Dartmoor horse riding holidays: You don’t have to cross the Atlantic to have a go at being a cowgirl
Weak sunlight glints on the horizon. In the distance, a man on horseback crests a hill, his steed heading towards us at full gallop, silhouetted against the azure-blue sky. From his outline I can just about make out a cowboy hat and spurs. One hand is raised slightly, signalling to us, while the other clutches slack reins, giving the charging horse microscopic signals as it snorts and slows to a canter.
I could easily be in the Wild West, but I’m actually on Dartmoor. This expansive area of moorland in south Devon, which covers 954sq km and is protected by National Park status, has long captured the imagination. Its boggy landscape was the inspiration for Sir Arthur Conan Doyle’s book The Hound of the Baskervilles. More recently, it appeared on screen in Stephen Spielberg’s adaptation of Warhorse. The myth, though, has always been of a land shrouded in fog and mystery; impenetrable and sometimes spooky terrain that stretches out over an unfathomable distance.
Luxury horse riding holiday company Liberty Trails, however, has set out to prove there’s more to the moors. It invites experienced riders to take on Dartmoor’s challenging terrain on spirited horses that know the land like the back of their hooves. Led by guides (all born and bred in Dartmoor), groups of riders join founder Elaine Prior on tailored treks across the moorland.
This year, Liberty Trails will run the first ever Dartmoor Derby in September. Loosely based on African riding safaris (Elaine used to live in South Africa) and the infamous Mongol Derby, it will see skilled riders take to the moors, covering 50 miles over two consecutive days, spending the night in a specially constructed luxury camp.
Keen to have a go, I’ve decided to take part in Liberty Trails’ pilot event. It’s an early start on Saturday morning; the other riders and I are up and out by 9am, and, on Elaine’s advice, fuel up with a large breakfast. It’s important to Liberty Trails that riders are well-matched with their mounts. This isn’t pony-trekking for the uninitiated, it’s a physical challenge to be undertaken only by those happy to spend seven hours a day in the saddle.
The horses are all what Elaine describes as “forward going” – equine speak for “slightly frisky”. They’re not docile creatures trained to follow each other around a riding school; these guys will keep you on your toes. I’m introduced to Pebbles, who I’m told has a tendency to be a bit stroppy. Guests are also asked to bring along their own kit, including proper boots, a helmet, jodhpurs, and plenty of layers. “There’s no such thing as bad weather,” says Elaine. “Just inappropriate clothing”.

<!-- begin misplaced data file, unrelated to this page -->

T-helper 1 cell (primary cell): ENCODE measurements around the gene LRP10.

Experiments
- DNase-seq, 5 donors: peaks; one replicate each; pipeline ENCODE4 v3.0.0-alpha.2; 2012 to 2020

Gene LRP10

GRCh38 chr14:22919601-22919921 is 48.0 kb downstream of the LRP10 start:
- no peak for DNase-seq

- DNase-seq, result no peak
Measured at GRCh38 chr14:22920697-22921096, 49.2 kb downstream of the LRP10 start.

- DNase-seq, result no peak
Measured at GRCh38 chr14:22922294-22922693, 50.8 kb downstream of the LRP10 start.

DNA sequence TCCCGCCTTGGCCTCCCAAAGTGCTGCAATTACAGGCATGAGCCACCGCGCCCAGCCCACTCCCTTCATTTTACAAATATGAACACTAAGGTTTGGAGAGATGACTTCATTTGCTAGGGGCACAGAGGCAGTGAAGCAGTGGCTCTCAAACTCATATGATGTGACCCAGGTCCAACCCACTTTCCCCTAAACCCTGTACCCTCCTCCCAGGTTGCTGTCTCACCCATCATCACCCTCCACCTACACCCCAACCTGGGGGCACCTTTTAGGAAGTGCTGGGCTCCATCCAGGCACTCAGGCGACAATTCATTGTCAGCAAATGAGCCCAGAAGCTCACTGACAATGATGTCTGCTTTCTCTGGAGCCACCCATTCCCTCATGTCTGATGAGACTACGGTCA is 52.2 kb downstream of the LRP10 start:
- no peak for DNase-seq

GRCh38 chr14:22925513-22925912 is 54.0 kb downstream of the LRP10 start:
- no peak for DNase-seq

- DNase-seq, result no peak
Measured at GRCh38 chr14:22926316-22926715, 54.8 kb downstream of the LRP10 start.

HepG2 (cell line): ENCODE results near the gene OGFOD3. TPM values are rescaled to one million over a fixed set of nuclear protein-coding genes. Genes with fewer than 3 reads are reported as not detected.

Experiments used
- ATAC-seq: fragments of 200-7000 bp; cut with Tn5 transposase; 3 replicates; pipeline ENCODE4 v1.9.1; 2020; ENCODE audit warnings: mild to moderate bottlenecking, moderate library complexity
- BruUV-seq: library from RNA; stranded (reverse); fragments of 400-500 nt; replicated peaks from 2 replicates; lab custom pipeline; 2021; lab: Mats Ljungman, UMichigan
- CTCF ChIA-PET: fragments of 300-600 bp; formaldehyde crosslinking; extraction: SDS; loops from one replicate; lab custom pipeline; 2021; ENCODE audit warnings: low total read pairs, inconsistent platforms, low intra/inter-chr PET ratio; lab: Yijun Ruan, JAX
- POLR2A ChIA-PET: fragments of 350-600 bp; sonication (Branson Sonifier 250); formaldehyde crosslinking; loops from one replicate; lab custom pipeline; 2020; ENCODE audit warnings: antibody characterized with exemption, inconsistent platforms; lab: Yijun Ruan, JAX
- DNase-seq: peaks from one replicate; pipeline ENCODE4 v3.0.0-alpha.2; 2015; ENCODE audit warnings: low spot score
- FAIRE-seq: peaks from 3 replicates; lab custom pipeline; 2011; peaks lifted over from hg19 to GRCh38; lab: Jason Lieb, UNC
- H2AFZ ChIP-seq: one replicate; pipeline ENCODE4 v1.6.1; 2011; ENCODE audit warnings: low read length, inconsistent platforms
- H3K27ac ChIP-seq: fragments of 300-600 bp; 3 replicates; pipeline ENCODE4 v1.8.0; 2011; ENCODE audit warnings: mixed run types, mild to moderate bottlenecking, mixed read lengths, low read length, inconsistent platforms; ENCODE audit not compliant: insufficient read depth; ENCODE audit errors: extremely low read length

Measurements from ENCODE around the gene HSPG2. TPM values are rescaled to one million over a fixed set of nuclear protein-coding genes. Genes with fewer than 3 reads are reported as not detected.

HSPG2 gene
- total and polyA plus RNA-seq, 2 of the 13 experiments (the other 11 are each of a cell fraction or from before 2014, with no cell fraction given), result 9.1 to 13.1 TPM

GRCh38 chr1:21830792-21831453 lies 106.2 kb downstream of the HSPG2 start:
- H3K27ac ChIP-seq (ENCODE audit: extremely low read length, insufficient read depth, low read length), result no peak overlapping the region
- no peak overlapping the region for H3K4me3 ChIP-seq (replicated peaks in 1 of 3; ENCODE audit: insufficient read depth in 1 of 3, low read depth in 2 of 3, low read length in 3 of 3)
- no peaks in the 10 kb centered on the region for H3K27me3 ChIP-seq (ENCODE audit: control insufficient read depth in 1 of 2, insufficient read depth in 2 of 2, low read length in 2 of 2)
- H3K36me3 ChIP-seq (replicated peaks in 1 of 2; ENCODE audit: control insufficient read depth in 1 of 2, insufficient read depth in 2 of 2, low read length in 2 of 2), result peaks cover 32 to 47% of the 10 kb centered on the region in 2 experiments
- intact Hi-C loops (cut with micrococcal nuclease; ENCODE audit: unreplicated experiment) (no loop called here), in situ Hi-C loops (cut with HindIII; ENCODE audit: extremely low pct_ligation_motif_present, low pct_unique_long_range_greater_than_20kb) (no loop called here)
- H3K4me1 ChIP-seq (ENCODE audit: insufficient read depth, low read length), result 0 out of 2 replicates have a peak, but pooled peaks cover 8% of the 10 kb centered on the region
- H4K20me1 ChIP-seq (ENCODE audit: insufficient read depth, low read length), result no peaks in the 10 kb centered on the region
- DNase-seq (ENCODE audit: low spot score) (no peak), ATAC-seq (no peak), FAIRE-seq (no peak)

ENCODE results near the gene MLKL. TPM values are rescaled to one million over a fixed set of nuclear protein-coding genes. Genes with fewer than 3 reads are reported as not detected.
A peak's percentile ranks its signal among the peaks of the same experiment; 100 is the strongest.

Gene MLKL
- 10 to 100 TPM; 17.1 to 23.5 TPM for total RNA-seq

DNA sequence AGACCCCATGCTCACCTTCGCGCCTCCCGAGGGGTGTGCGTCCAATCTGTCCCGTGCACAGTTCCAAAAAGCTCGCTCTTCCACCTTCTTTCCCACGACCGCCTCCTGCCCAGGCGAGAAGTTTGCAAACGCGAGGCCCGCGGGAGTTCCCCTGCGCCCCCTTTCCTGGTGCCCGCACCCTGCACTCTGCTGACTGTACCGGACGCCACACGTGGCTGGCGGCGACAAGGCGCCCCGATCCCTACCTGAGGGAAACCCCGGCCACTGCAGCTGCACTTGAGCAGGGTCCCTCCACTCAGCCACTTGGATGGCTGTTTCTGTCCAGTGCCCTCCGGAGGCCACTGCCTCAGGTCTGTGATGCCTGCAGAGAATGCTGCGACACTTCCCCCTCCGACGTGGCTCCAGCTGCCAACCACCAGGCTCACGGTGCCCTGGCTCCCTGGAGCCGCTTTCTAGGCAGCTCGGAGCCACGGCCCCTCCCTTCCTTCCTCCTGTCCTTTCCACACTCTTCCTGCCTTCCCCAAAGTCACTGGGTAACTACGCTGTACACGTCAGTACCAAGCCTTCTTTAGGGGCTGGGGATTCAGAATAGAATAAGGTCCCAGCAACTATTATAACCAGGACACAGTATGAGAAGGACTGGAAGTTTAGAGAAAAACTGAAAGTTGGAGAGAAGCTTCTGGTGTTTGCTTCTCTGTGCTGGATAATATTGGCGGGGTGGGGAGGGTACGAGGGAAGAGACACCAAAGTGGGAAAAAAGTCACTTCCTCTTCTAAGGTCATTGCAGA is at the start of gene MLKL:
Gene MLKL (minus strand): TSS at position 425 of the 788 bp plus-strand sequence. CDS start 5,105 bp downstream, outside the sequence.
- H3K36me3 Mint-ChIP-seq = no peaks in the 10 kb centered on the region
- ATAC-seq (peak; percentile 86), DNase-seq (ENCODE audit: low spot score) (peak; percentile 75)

Horses assigned, we set off across Dartmoor, led by Devon farmer Phillip Heard – that galloping silhouette in spurs and a cowboy hat. Guests cluster in the middle while Elaine brings up the rear.
Half an hour into the trek, I’m finding Pebbles a bit of a handful. I’m a practised rider but the terrain we’re covering is unlike anything I’ve experienced. Elaine notices my nerves and immediately leaps off her own horse – the more reliable Ranger – and suggests we swap. I’m in very safe hands.
The landscape is undeniably beautiful. With every passing minute it changes, and we move unhindered from bog, to brook, to endless sweeping moor. The horses need little encouragement and it’s easier to give them their heads and let them feel the way. There’s no obvious route, we just follow Phil, who I’m convinced has a GPS stitched into his Stetson.
After three hours in the saddle, we break for lunch. Phil secures the horses while packed lunches of sandwiches, cakes and tea are handed out. Apples and carrots are, of course, provided for the horses.
Soon, it’s time to get back in the saddle. We ride for another three or four hours, the time slipping by almost unnoticed. After a while, though, my thighs begin to ache. I’m not used to riding for this long and am decidedly stiff by the time I heave myself off Ranger at the end of the day.
As well as the Dartmoor Derby and specially tailored riding experiences, Liberty Trails also facilitates cattle drives for anyone who wants to live out their childhood cowboy fantasies. There are two a year, one in the spring when the cows are taken up on to the moor, and one in the autumn, when they are brought back down to the paddocks. So, the following morning, we set off in search of cattle.
To get into character, we ride in Western saddles with large pommels and hefty stirrups. The cattle drive days are dictated mainly by where the cows are grazing. They’re slower paced (we go at the cattle’s speed), and involve a lot of huffing and puffing to get the idling beasts moving. We’re treated more like extra hands on the trail than paying guests. By the end of the day, I feel like I’ve actually been quite useful.
Fog descends as I head to Exeter station that evening, cloaking the moors in mystery once again. I feel lucky to have explored them. Stetsons, saddles, and the sound of hooves on boggy ground are my memories from the weekend. Oh, and the fact that I walked like a cowboy for a week afterwards.